Libraries have existed nearly as long as there have been books, mostly as places of learning for the elite. The Great Library of Alexandria in Egypt was founded by Ptolemy in about 295 B.C. and is said to have contained 400,000 manuscripts. Scholars in the ancient world spoke of it with awe.
But public libraries that are open for any resident’s use, lend books and other materials without charge, and are supported by taxes—this is a relatively new idea and, more or less, an American one. Yes, there were antecedents. In the early and mid-1800s many cities and towns had libraries for some residents but not others (those who could pay an annual fee, for example, or were members of a religious institution). There were a few libraries founded and supported through acts of philanthropy that were open to most. (The New York Public Library traces its beginnings to several large bequests of books and money.)
But the first to put together all three elements—open to all, free to use, and supported by taxes—was the Peterborough, New Hampshire Town Library in 1833. Twenty years later, the Boston Public Library was founded on similar principles.
But even with these early examples, the idea of tax-supported public libraries spread slowly, tied to a growing belief in the value of public schools (which were also based on three beliefs: free for students, compulsory for children until adolescence, and supported by taxes). In the case of libraries, the aim was wider: not just educating children but adults as well. If a grownup needed to learn bookkeeping and could not afford college, how could he learn—except through books from the library?
And one grownup became a central figure in the development of America’s public libraries: industrialist Andrew Carnegie. As a poor boy in Pittsburgh, Carnegie had borrowed books from that city’s public library and never forgot the experience. After making a fortune in the steel industry, Carnegie made a breathtaking offer to America’s communities. He would make a grant to build an attractive and functional public library if communities donated the land and agreed to levy a library tax that could bring in the equivalent of 10 percent of the building’s cost every year.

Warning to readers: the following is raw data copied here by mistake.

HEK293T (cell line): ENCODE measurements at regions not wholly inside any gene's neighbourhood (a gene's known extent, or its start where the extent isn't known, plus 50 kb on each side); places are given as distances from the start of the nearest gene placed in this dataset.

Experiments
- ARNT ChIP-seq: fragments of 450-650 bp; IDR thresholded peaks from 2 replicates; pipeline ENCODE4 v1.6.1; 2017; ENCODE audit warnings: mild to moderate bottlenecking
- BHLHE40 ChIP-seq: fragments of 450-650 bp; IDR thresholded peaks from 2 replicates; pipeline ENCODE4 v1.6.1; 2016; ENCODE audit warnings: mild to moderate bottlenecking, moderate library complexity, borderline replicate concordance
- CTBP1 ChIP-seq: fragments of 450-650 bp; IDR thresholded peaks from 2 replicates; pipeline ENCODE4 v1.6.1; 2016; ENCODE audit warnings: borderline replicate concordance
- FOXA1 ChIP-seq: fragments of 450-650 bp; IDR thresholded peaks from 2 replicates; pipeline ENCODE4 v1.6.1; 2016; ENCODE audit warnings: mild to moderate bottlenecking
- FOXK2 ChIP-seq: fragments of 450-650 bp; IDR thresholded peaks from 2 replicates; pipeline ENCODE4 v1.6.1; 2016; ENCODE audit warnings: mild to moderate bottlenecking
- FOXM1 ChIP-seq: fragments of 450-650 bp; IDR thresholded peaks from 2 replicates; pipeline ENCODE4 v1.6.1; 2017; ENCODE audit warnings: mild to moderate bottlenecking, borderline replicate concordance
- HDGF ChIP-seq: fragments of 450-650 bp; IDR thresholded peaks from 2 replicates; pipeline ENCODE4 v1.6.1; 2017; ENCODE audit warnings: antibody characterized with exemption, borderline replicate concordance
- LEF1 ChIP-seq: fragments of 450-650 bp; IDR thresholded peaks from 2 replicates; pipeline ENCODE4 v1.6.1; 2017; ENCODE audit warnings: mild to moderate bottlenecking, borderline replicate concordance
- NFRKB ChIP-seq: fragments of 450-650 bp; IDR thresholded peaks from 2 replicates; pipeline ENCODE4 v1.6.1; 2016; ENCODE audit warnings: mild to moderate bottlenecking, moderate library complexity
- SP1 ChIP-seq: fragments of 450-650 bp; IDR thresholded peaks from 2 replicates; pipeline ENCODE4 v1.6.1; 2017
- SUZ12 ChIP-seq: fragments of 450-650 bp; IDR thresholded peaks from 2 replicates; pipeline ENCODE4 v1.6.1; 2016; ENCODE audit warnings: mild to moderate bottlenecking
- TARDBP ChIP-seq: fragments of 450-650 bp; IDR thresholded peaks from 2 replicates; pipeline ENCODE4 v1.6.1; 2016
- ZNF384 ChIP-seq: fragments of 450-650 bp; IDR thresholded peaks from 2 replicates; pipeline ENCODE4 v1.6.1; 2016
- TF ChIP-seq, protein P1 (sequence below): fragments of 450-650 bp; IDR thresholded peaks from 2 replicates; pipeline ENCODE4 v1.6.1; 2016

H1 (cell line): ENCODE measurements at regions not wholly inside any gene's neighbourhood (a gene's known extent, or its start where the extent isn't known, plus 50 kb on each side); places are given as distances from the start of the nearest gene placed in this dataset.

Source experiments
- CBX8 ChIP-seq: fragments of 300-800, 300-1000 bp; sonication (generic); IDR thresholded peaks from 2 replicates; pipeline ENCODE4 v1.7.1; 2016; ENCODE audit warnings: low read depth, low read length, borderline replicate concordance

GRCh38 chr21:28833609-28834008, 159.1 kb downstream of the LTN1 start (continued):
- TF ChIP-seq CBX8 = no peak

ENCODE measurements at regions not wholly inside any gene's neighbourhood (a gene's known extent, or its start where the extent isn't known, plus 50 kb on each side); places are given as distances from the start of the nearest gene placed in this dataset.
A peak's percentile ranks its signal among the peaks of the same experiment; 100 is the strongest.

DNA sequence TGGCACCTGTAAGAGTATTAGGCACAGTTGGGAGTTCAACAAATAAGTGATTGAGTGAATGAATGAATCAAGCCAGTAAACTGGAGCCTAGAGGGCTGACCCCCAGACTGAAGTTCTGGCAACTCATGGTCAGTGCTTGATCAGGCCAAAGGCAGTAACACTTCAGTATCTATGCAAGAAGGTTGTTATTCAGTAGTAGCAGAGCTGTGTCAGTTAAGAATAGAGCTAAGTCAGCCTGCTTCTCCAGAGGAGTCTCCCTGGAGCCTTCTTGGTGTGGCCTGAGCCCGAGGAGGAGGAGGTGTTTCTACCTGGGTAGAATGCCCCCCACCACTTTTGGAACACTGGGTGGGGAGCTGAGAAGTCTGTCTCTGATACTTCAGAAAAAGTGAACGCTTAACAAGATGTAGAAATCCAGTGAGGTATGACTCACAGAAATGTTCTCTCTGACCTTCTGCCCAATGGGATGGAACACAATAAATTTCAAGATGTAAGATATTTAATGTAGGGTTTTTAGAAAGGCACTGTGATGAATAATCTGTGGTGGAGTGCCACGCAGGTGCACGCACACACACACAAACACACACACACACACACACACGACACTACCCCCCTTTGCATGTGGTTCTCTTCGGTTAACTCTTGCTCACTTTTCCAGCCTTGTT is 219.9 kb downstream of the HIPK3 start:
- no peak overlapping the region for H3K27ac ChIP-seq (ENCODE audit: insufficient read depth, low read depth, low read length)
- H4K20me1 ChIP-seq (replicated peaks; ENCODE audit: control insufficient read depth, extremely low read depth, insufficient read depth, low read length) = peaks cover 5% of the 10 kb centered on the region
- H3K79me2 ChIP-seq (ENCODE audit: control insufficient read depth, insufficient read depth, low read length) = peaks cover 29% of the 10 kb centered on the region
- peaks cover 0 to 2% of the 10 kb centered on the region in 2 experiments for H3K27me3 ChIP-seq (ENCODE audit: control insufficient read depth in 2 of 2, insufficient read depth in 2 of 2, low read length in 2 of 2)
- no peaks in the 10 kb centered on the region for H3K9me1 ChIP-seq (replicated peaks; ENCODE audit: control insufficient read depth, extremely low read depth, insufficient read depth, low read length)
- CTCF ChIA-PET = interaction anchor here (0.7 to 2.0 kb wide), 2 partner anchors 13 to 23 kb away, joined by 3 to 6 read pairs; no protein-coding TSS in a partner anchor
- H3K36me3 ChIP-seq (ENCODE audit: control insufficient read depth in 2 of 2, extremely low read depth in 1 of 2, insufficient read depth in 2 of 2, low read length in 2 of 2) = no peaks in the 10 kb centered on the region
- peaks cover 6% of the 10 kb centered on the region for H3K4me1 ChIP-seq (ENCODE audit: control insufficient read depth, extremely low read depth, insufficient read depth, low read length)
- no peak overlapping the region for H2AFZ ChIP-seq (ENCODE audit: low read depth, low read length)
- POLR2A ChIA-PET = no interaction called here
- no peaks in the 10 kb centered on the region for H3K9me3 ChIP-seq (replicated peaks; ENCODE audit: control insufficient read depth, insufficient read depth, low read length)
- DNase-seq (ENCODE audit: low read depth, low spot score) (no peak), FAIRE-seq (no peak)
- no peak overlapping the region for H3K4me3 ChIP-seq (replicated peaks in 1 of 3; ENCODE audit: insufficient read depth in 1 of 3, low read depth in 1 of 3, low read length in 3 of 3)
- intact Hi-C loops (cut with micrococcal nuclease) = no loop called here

From 1883 to 1929, nearly 1,700 communities agreed to these terms, and “Carnegie libraries” sprang up across the country. By 1930, about half of all public libraries were Carnegie libraries.
There were other forces behind the rapid rise of public libraries. The temperance movement (the social and political movement behind Prohibition) promoted libraries as an alternative to saloons for men. As leisure time grew, so did recreational reading as women’s literary circles and men’s reading clubs took off. In 1926, the Book of the Month Club was founded and people were suddenly talking about “bestsellers.” This made reading and libraries fashionable. Finally, colleges—beginning with Columbia University in 1887—started training librarians. So there were trained professionals to run all those Carnegie libraries.
Today there are more than 16,500 central and neighborhood public libraries in America, not counting academic libraries or special libraries (such as law libraries). The nature of libraries is changing. They are less likely to be just circulators of books, more likely also to be technology hubs, adult-education sites, quiet places for children to study after school, research facilities, and community meeting locations. There are more than 171 million registered library users (that is, people with library cards), which is about half the number of people living in areas served by public libraries. Collectively they visited a library 1.35 billion times in 2016.
This makes visiting the library twice as popular as going to a movie theater or a sporting event. And it translates into political popularity, even among the half who don’t have library cards. In 2019, 90 percent of the referendums on public libraries were successful, according to American Libraries magazine.
So, if you have ever studied at a public library, attended a meeting there, taken a child to a story hour, or checked out a book from a library, you can thank government for the public library in your community.
Give the credit to: local governments 80%, foundations 20%
Photo by Kayla Nicole licensed under Creative Commons.
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